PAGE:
Means-testing threshold frozen for 14th year: will self-funded care become the norm?

The financial thresholds for charging for care in 2024-25 will stay the same as they were set back in 2010. 


This means that more responsibility for funding care services will fall on individuals, as the government has not adjusted the thresholds for means-testing for the 14th year in a row. 


Consequently, a growing number of people in England will find themselves having to cover the costs of their care independently.


What does this look like in practice? 


Those with assets exceeding £23,250 will still be responsible for covering the entire cost of their care, unless their local council opts for a higher threshold for services other than permanent care home placements, which is rare.


For those with assets below £14,250, they won’t need to contribute from these assets, but they will be expected to utilise their income for financing services, similar to the current arrangement. If someone falls between the two thresholds, they will be required to contribute up to £36 per week from their assets towards their care.


The capital thresholds consider the value of the person’s home if they reside in a permanent care home and their home is not occupied by their partner, a relative aged 60 or older, someone incapacitated, or a child.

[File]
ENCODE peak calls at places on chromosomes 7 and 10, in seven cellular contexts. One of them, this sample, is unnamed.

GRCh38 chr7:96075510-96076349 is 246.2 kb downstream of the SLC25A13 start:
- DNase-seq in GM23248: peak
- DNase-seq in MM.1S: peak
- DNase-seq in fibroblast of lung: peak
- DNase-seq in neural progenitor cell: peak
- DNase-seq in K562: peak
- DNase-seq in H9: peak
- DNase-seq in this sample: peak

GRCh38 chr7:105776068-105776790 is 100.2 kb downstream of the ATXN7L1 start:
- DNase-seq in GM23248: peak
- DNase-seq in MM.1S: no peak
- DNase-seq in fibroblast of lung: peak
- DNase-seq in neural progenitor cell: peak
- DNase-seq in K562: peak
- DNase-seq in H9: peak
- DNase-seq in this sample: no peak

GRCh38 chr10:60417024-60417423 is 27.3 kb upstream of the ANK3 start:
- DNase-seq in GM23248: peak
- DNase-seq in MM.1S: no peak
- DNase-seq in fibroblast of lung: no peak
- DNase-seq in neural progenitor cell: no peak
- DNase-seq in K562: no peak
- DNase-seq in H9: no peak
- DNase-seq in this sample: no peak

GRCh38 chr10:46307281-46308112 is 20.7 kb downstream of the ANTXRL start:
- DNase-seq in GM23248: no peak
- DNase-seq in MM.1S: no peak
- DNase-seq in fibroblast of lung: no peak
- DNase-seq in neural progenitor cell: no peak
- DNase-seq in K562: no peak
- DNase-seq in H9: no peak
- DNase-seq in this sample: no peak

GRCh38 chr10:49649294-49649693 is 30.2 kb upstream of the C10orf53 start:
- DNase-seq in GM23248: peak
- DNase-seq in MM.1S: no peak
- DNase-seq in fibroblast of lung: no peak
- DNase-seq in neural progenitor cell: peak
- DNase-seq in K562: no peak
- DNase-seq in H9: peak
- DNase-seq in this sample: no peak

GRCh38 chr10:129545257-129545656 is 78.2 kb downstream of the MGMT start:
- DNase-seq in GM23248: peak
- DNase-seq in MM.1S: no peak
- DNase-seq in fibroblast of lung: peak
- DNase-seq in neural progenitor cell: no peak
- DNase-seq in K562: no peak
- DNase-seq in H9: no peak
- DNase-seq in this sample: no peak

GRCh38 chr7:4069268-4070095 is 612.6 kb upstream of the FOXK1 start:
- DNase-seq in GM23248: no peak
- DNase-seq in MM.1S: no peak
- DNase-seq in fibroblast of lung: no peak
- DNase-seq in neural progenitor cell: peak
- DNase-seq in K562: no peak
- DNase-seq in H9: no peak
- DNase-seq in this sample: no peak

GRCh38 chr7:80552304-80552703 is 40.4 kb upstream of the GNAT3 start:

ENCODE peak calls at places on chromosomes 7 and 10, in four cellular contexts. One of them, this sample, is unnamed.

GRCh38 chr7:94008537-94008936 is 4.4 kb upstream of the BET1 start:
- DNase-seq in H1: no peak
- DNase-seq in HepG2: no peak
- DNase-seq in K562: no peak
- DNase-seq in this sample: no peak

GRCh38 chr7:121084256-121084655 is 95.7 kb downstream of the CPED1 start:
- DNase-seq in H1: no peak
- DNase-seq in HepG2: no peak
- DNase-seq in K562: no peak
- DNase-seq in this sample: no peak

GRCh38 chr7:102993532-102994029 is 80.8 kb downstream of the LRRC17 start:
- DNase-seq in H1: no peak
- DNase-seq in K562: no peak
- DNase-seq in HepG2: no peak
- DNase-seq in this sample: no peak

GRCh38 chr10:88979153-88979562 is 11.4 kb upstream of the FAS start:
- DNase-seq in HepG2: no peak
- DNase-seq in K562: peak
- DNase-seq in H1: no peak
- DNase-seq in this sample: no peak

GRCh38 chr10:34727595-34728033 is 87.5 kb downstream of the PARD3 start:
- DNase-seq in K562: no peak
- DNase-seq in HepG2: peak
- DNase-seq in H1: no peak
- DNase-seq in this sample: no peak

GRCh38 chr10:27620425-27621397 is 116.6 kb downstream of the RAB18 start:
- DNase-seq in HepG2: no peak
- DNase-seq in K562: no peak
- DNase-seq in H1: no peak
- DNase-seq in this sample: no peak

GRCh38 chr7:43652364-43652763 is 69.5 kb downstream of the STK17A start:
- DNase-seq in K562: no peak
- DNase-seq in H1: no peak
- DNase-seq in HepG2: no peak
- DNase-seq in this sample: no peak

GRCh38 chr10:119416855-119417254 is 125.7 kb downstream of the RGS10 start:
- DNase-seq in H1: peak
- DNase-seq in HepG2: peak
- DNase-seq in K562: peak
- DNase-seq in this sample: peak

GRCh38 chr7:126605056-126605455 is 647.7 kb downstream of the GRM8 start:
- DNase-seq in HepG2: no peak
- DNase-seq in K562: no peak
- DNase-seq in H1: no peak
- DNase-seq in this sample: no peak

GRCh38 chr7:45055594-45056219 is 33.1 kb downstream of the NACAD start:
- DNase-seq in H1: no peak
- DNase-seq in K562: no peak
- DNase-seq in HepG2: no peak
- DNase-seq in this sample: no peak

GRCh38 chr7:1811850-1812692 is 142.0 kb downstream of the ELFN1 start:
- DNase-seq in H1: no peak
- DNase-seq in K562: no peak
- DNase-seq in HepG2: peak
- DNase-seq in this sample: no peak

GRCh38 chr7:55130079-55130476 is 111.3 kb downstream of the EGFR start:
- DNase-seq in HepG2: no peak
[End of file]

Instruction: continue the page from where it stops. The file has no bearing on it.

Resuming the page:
More people paying for care


Between 2008-10 and 2018-20, the average household wealth in Great Britain surged by 50% in monetary terms, climbing from £204,300 to £302,500, as per the Office for National Statistics data.


Consequently, due to the continuous freeze in capital thresholds, more individuals are being pushed into fully funding or bearing a larger portion of their care expenses each year.


The government’s announcement comes amidst delays in implementing social care charging reforms, which were intended to raise the lower capital threshold to £20,000 and the upper limit to £100,000. The Department of Health and Social Care (DHSC) estimates that these changes would render an additional 50,000 people eligible for state funding towards their care annually.


Originally scheduled for implementation in October 2023, these reforms, which also involve capping individuals’ liability for personal care at £86,000, are now set to be introduced in October 2025.


Will self-funded care become the norm? 


Overall, it appears that self-funded care is increasingly becoming the norm in the UK, particularly due to the ongoing freeze in capital thresholds and delays in implementing social care charging reforms. This trend is expected to continue unless significant changes are made to government policies regarding social care funding.

carlette Isaac

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